John’s Note: Billy Blakely is the chief guide for Blue Bank Resort (http://www.bluebankresort.com – 877-258-3226) on Reelfoot Lake in northwest Tennessee. From May through October, Reelfoot is one of the premier bluegill fishing lakes in the nation. Because he’s been fishing and guiding all his life, Blakely has assumed through the years that he knows where every bluegill bed on the lake is located until recently when technology drastically has changed his ability to find and take bluegills.
Once I learned what a bluegill bed looked like on a side-scanning depth finder and that usually more than one bluegill bed was in the same area, I decided to take some time off each day to look for more bluegill beds on Reelfoot Lake. I was amazed at how many bluegill beds I found out in deep water – well away from the bank. By being a guide who knew where 100 bluegill beds were, I thought that I was a knowledgeable bluegill fisherman. But in a short time, I learned that my side-scanning depth finder showed me at least 300 – 400 more bluegill beds out in open water that I never had seen or fished previously.
Another advantage to using the side-scanning depth finder is you can set the range as to how far from the center of the boat you want the side scan to cover. I keep my unit on 40 feet, which means I’m seeing a section of the bottom that’s 40 feet out on the right side of the boat and 40 feet out on the left side of the boat. Every 10 feet of the bottom that’s being scanned allows me to can see what’s in that 10 feet. I know that if I spot a bream bed on the right-hand side of the boat, and that bream bed is showing up between my 20-foot mark and my 30-foot mark, the bream bed is actually 25 feet off the right-hand side of boat. I can mark those beds as waypoints on my depth finder, or I can make a circle, relocate the bed, anchor down and begin to catch bluegills.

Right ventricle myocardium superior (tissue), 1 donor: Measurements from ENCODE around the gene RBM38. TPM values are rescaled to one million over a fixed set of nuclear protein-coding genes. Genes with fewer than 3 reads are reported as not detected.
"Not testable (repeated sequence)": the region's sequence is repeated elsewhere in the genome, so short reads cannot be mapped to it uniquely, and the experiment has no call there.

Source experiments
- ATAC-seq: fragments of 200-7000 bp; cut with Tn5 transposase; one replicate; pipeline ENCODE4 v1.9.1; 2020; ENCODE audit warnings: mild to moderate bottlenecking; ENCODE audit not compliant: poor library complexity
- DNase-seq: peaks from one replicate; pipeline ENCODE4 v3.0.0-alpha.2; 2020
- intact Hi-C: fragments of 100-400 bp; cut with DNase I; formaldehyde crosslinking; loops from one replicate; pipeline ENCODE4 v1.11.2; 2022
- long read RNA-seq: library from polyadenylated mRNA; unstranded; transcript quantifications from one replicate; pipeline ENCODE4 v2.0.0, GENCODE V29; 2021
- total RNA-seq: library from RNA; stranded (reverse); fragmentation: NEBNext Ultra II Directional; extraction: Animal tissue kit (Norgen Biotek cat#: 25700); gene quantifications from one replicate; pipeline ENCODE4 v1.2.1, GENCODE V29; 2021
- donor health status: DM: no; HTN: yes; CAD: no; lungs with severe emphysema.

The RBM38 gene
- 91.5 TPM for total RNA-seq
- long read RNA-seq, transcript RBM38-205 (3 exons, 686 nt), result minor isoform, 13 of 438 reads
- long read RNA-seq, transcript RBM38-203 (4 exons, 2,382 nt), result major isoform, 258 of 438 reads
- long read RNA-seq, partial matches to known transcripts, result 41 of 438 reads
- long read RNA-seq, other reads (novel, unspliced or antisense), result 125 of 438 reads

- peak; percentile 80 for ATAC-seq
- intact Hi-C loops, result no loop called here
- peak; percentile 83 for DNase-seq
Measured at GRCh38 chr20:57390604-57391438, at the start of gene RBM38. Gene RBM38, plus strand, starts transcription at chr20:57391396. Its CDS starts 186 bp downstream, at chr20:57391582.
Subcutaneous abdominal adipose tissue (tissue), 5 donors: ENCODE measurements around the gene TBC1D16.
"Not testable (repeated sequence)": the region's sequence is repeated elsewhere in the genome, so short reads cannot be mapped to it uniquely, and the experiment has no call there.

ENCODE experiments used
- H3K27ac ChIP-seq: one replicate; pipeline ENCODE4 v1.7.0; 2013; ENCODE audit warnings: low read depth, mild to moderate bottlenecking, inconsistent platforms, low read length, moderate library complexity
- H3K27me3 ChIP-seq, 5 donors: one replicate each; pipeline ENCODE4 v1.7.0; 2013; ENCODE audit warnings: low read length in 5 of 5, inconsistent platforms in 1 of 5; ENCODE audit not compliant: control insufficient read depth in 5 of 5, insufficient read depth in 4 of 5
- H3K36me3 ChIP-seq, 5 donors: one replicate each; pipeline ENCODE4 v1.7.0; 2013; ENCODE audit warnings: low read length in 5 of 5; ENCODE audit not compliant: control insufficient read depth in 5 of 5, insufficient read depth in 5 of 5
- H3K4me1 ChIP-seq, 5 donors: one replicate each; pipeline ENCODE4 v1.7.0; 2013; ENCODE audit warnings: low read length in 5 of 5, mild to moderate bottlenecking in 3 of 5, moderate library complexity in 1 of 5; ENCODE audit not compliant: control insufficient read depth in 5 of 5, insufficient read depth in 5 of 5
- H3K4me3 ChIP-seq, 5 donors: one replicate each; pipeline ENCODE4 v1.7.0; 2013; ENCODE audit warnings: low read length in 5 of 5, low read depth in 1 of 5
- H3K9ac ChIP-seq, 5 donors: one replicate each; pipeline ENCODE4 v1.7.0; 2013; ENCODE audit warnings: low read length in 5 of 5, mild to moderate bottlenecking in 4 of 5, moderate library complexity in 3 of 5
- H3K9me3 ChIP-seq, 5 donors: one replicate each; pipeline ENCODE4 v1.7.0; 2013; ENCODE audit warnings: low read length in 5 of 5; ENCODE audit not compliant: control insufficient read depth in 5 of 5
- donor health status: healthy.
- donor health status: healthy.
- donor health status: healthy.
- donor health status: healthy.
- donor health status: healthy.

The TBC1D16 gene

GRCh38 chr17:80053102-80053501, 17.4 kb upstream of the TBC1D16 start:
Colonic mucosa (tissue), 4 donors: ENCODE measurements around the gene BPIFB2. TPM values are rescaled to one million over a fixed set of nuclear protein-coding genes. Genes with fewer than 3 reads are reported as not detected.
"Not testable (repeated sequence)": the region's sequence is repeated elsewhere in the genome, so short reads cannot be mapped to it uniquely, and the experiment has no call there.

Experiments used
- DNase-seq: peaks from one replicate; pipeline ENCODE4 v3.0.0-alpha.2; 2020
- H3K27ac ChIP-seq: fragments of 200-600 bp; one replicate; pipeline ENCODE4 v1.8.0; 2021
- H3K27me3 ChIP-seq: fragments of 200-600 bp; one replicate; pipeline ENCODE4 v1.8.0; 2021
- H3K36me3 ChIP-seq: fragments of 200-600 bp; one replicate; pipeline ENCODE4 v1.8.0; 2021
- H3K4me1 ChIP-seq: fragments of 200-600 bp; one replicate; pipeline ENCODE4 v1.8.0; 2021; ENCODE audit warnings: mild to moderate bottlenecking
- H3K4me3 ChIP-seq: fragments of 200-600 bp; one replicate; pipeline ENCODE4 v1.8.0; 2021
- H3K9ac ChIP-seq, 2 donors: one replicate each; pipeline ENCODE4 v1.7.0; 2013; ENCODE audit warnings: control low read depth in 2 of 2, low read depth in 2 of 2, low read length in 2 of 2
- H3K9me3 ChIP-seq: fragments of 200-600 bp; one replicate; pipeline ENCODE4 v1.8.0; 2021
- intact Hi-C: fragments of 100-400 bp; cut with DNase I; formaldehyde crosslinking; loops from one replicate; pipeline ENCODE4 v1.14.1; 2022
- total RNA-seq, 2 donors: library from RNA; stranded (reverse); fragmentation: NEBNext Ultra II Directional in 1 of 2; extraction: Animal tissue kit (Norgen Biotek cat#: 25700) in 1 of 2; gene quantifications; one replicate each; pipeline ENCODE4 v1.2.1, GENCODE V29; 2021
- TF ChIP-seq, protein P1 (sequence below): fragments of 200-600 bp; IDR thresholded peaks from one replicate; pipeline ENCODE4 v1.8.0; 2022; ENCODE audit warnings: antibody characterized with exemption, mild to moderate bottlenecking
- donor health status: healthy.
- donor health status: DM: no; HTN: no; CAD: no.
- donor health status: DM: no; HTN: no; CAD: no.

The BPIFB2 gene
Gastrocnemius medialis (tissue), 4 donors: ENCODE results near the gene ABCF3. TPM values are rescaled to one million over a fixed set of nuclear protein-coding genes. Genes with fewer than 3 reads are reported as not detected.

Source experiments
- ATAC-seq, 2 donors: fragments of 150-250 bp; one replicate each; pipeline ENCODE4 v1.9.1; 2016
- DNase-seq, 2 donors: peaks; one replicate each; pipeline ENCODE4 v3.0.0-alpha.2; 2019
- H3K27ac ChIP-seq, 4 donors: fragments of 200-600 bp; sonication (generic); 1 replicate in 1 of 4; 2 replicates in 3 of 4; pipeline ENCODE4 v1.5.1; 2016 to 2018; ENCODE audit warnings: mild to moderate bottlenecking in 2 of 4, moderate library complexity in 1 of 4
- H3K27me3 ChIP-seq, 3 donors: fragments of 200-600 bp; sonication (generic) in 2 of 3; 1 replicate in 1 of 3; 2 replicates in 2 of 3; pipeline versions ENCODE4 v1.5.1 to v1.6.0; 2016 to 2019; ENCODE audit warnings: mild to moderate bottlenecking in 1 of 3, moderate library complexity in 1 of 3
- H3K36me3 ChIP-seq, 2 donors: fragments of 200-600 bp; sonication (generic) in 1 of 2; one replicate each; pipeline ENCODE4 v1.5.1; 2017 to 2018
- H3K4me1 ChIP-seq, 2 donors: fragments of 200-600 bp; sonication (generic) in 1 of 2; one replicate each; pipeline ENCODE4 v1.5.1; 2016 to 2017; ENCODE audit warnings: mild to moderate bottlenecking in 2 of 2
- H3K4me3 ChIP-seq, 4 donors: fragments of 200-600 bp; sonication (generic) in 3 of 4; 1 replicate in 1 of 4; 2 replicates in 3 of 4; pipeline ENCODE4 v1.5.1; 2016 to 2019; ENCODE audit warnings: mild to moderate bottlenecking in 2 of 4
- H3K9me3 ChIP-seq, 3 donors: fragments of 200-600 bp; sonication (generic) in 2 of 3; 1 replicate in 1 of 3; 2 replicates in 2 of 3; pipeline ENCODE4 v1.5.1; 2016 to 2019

I’ve learned that usually more bluegill beds are out in open water than in the shallow water close to the shore. The bluegills will bed around a stump, a log, a tree limb or on a hump in open water. I catch most of my bigger bluegills where most bluegill fishermen have their boats anchored to fish the shallow-water beds that they can see, or have known about for years. I’ve also learned another trick when using the side-scanning sonar. Instead of having the transducer under the boat or on the foot of the trolling motor, I’ve built a lightweight aluminum bracket that I can attach to my boat. Then the bracket pulls the transducer about 6 feet out in front of my boat. Using this system, I can spot the bluegill beds, before the boat gets too close to them.
To learn more about bluegill fishing, go to www.amazon.com/kindle/author/johnephillips, and click on his Kindle eBook and print book, “Reelfoot Lake: How to Fish for Crappie, Bass, Bluegills and Catfish & Hunt for Ducks.”